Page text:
She talks with a very young nun and new teacher, Sister James, who, though Sister Aloysius finds her terribly innocent and naïve, has been placed in charge of the Grade 8 class. Sister Aloysius tells her she must be canny, she must distance herself from her charges and be more formal-and she plants a seed of doubt in Sister James’s mind, and in the mind of the audience, about Father Flynn. She’s concerned about Flynn’s relationship with the boys, an in particular, about his relationship with St. Nicholas’s first black student, Donald Muller. She wants Sister James to keep her eyes open for anything that seems suspicious.

Soon enough, Sister James reports to Sister Aloysius that Donald came back from a private meeting with Father Flynn acting oddly and with alcohol on his breath. Over the course of the play, we get different perspectives on exactly what the relationship is between Donald and Flynn. Sister Aloysius is convinced that Flynn has sexual designs on the boy. Flynn denies it and says he only wants to be a friend to an isolated boy who needs one. Sister James doesn’t know who to believe, but her own nature inclines her toward Flynn. And then we get another perspective when Sister Aloysius calls Donald’s mother in to talk to her, a perspective that seems both surprising and yet possibly quite valid.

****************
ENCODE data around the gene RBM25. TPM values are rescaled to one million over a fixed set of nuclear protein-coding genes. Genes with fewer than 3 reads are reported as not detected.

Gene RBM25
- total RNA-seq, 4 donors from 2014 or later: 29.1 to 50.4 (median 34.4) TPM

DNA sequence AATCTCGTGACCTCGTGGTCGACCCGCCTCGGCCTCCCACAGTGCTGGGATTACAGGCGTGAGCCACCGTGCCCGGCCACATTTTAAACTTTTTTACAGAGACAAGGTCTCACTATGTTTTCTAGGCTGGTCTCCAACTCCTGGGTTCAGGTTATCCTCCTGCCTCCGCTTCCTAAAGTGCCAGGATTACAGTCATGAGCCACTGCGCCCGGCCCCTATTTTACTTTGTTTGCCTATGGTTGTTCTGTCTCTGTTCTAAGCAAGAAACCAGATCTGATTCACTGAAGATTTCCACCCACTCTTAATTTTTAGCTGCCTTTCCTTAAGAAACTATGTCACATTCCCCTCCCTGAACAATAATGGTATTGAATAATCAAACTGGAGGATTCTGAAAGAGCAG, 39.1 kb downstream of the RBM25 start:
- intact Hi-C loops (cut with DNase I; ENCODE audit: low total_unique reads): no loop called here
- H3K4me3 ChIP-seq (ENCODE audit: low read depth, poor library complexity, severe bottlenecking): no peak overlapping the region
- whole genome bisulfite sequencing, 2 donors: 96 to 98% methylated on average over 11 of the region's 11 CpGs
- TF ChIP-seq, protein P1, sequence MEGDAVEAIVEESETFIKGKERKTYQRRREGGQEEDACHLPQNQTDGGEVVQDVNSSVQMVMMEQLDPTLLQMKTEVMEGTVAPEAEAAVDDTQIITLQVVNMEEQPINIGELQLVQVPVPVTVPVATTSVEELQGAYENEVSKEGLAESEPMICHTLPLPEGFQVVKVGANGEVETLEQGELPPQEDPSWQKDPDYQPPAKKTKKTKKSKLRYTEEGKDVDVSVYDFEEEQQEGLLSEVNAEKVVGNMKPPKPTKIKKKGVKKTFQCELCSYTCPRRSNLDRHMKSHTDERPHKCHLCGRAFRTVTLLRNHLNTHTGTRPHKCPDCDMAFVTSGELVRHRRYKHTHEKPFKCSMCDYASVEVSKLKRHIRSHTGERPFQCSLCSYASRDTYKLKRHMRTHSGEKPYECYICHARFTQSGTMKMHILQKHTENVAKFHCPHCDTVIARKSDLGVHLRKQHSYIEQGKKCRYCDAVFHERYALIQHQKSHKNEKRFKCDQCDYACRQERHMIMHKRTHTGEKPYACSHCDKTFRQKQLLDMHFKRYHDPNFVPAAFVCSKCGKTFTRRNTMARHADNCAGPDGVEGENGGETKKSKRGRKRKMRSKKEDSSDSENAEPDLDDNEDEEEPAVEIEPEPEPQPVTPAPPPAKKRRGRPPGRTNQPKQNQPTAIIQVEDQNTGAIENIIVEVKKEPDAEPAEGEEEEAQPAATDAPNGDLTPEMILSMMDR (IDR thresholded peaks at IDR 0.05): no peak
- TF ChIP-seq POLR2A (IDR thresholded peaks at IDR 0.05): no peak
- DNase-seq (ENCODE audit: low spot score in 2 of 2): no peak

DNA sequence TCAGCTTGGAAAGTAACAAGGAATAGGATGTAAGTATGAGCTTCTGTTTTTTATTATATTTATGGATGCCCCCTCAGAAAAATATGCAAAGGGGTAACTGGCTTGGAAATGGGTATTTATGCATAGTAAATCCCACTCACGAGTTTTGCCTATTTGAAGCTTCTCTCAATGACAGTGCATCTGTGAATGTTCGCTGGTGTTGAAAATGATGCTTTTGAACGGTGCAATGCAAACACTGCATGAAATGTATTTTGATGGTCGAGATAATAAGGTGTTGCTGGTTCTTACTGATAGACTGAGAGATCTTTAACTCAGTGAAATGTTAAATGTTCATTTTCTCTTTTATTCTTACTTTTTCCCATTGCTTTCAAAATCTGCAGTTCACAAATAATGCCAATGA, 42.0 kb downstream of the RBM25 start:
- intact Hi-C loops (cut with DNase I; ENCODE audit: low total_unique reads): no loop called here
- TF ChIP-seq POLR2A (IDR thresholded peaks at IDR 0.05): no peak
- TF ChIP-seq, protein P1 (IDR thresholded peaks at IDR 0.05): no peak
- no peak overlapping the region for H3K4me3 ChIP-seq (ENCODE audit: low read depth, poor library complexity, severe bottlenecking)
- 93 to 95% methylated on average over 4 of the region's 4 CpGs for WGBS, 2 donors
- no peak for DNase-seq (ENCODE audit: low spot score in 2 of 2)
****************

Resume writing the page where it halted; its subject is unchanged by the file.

The one thing all of these characters have in common is…doubt. And as we watch them struggle with it, we’re led to doubt some of our certainties about faith and where the greatest good can be found.

It sounds like the kind of play that will have people talking after they leave the theatre.

Absolutely. It’s presented in one act, about 90 minutes long, and when it was first on Broadway in 2005 the actors liked to say that the second act occurred among the audience members as they discussed the play afterward, with some people siding with Flynn and some with Sister Aloysius.